Author Topic: Yang v Midland  (Read 812 times)

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Yang v Midland
« on: February 07, 2016 01:37:53 AM »
Interesting find on SOL debts and revival statutes.

"Defendant argues that this case is not ripe because Plaintiff has not made a partial payment on the debt and Defendant promised in the letter that it will not sue Plaintiff on the debt. In support, Defendant offers the Declaration of Craig Noack, Director of Legal Collections for MCM, stating that Defendantís corporate policy is to not pursue legal action on debts that are time-barred, regardless of whether a subsequent payment may revive the debt under applicable state law. Plaintiff responds that this case is ripe because Defendantís letter failed to disclose that partial payment would revive the statute of limitations on Plaintiffís time-barred debt. The Court agrees."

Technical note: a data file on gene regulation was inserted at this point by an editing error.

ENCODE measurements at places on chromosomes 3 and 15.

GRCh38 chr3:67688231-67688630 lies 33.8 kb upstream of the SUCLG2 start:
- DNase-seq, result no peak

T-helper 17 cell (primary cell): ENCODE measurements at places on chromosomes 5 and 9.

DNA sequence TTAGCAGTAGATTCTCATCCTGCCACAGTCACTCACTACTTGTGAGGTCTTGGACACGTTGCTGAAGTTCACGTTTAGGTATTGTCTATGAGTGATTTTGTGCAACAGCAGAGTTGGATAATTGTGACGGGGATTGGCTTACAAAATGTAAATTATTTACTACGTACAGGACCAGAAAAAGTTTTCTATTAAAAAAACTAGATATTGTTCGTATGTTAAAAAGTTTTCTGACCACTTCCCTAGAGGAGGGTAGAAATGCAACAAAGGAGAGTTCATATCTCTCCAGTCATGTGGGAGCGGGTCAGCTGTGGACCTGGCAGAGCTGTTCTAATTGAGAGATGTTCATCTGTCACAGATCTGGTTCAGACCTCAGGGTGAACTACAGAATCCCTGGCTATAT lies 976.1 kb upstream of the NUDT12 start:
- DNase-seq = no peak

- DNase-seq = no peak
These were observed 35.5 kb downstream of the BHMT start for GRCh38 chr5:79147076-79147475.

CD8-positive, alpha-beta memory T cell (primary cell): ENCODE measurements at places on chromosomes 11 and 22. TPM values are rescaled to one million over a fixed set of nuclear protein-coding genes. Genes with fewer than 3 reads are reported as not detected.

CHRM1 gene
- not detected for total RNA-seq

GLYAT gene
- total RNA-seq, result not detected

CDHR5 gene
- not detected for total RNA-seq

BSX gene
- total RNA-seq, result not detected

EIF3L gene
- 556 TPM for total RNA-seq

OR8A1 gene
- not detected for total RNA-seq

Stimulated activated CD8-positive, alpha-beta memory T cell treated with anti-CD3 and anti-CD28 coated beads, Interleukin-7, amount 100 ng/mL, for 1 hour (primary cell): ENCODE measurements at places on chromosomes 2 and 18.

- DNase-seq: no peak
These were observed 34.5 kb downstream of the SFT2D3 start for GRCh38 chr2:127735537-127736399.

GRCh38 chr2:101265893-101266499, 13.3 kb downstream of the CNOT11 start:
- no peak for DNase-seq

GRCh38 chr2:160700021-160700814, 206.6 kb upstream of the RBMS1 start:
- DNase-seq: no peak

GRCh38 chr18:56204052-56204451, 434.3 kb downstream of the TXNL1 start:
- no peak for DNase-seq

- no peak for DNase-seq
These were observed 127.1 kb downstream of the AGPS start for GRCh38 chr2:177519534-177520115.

Assuming arguendo that their policy is not to litigate debts that have been revived by a partial payment, Midlands argument was completely silent as to whether they could then sell the debt (at a premium) to another debt buyer, assign legal title to a collection agency, or well, just forget about their corporate policy not to sue.